Shpizear: Not really. It’s not really whether there are negatives, it’s more about whether you’re a good match for the franchise model. If there’s somebody who’s a great operator and who was able to build his own business and brand from the ground up, then he doesn’t necessarily need to be part of a franchise.  We need people we can collaborate with, since that’s how we get the best results for everybody. The people who are stubborn and only want to do things their own way probably won’t be a great fit.

Humber: The biggest negative part about being an independent restoration company is that everything is on me. If we make a mistake at a home in our local area, I will see that homeowner in the grocery store and I can’t hid behind a franchised logo; I am BRC. If the company fails or goes through hardships of any kind, it is 100% on me to figure out how to get us out of it or in the case of failure not only is my personal life truly affected (i.e. house is currently collateral for my SBA loan for the purchase) but once BRC is gone, it’s gone there isn’t another one in the next county over.

Gross: One negative of being an independent company is that you are competing against companies who have very large marketing machines behind them. They make national agreements with carriers and make it very hard to compete with them on the high-volume direct writer business. Also, it is hard to help larger national clients based in your area if you can only help them with their local properties. On the flipside, franchises have to honor the competitively priced national agreements made by the mother ship and still pay high franchise fees for the opportunity, leaving them with slimmer margins.

a man vacuuming

4. What sets you apart from the competition?

Shpizear: We focus on working closely with the franchisees to build their businesses. We’re the only franchise system that works very closely with the franchisees to generate leads, and we’re the only franchise that owns a marketing company. We generate leads, social media, have national accounts, everything that our franchisees need to grow into better leaders.

Humber: What sets BRC apart from others be it independent or franchises is that we had to work so much harder to get where we’re at; we started in the hole and had to bust butt to climb out. There is a passion and drive like nothing I’ve seen before amongst my team and it’s not just me who cares if we win or lose but entire group of individuals from different backgrounds with different mindsets all working on the same goals. It’s truly something remarkable.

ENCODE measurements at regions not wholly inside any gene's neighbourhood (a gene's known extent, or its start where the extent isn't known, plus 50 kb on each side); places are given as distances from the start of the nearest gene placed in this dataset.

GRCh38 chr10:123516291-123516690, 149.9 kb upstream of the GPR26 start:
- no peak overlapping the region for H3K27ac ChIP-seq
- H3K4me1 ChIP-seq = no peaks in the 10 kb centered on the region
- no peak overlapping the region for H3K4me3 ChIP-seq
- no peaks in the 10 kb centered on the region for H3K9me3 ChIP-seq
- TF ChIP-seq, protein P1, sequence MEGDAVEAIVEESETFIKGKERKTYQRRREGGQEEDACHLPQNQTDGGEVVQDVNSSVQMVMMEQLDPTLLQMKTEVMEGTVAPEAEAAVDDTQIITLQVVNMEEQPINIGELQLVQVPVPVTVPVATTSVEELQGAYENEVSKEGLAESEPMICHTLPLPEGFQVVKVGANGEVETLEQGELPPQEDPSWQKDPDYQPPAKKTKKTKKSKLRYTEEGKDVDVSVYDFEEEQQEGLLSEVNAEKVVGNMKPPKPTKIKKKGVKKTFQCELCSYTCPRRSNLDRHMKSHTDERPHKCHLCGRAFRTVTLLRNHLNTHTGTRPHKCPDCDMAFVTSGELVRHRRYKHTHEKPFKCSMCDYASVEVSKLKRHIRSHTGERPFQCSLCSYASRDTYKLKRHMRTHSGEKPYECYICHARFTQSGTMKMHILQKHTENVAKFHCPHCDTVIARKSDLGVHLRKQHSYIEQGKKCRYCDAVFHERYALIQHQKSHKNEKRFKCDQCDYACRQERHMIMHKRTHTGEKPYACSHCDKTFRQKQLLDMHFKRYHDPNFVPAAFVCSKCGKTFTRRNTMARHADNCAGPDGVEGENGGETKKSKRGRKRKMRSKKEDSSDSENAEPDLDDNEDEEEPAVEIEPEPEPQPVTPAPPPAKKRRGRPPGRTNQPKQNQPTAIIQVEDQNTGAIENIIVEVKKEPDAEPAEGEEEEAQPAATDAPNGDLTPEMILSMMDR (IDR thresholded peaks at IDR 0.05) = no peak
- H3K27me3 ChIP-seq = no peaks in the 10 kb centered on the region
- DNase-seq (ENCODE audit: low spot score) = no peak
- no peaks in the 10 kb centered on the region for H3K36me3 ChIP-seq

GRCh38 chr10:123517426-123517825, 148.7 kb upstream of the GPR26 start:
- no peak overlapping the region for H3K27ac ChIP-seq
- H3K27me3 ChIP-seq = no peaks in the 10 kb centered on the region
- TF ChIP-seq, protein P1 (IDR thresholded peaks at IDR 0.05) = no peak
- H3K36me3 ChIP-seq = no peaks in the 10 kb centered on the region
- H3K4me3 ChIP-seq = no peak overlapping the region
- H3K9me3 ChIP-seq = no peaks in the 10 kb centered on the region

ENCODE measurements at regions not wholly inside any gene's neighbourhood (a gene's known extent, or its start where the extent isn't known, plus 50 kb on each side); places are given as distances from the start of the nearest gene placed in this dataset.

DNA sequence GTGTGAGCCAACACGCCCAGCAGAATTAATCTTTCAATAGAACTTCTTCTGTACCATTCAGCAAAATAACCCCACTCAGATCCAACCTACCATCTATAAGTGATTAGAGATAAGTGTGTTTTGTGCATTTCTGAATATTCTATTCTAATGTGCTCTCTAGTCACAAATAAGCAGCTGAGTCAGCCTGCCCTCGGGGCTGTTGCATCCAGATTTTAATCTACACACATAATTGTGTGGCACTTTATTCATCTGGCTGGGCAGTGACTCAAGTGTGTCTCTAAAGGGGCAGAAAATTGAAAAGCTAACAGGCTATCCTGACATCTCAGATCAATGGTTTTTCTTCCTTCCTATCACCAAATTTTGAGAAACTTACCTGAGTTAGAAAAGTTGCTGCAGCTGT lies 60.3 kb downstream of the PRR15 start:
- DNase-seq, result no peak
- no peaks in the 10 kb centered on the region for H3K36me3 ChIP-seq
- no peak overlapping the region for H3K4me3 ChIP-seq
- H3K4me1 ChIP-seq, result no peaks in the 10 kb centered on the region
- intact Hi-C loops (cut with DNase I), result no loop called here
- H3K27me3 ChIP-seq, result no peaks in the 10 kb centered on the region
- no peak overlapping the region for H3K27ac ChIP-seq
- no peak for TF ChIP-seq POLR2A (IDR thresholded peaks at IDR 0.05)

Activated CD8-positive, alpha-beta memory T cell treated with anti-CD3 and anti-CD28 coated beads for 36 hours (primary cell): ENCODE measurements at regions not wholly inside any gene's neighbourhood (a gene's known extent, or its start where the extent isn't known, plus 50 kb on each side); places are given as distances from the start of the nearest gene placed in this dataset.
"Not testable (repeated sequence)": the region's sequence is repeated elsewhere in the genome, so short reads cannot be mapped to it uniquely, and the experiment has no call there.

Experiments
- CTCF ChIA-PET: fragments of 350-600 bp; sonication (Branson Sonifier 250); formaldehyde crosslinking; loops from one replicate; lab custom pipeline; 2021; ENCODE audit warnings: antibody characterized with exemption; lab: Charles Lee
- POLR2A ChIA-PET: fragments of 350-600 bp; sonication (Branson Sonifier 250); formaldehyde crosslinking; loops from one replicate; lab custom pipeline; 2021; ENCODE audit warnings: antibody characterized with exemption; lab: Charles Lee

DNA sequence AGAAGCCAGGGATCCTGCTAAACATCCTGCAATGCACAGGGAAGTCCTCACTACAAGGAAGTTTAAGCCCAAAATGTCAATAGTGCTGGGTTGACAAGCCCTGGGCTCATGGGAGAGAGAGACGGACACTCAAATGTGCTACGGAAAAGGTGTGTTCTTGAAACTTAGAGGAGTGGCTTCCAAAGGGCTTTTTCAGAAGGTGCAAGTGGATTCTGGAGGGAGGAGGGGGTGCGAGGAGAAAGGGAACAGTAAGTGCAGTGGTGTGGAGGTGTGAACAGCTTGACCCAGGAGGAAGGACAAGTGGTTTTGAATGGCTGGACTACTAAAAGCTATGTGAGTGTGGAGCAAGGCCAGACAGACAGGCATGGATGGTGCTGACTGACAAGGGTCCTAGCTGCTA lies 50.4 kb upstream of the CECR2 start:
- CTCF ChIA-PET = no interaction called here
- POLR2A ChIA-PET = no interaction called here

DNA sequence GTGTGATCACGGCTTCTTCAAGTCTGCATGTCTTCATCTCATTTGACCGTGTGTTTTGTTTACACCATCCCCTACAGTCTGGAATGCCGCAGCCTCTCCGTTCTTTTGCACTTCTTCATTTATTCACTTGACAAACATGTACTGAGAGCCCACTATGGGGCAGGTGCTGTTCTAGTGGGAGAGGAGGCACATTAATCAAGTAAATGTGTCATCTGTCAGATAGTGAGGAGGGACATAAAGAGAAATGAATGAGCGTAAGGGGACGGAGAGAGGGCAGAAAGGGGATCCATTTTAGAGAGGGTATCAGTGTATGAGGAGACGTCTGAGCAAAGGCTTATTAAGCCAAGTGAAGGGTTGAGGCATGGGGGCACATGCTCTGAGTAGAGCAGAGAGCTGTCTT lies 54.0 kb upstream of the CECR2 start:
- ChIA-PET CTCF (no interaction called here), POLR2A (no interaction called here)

Gross: What sets Maxons apart aside from our stellar reputation and stronghold on the Manhattan real estate market is that we focus very heavily on training and education and therefore have the most highly skilled staff of any company in our region. We also invest heavily on the things that set us apart from the competition. Our equipment is always state of the art, and our warehouse operations see to it that everything that comes in from the field is fully cleaned, sanitized, tested and wrapped to be ready for the next disaster. We are known as the “Restorers to the Rich and Famous” because we have handled some of the most exclusive properties in New York City.

group of people wearing ppe

5. What do you think is the most common misconception about being part of a franchise – or being an independent company?

Shpizear: That you sign on and then don’t have to do anything. Some business owners think, I paid you all this money, now do everything for me. We give them resources, support, and guidance but they still need to do their part. 

Humber: I would say that one of the few misconceptions I hear from being an independent restoration company is lack of experience. Due to the fact that franchises can advertise on a national level, they are more commonly heard about and so sometimes we have to prove our knowledge from the onset. Another one is the automatic assumption that we are the typical “mom and pop” storefront or that the company was passed down in the family and or from the spouse or that we are a brand new company and with franchised companies that generally is not a forefront thought from clients.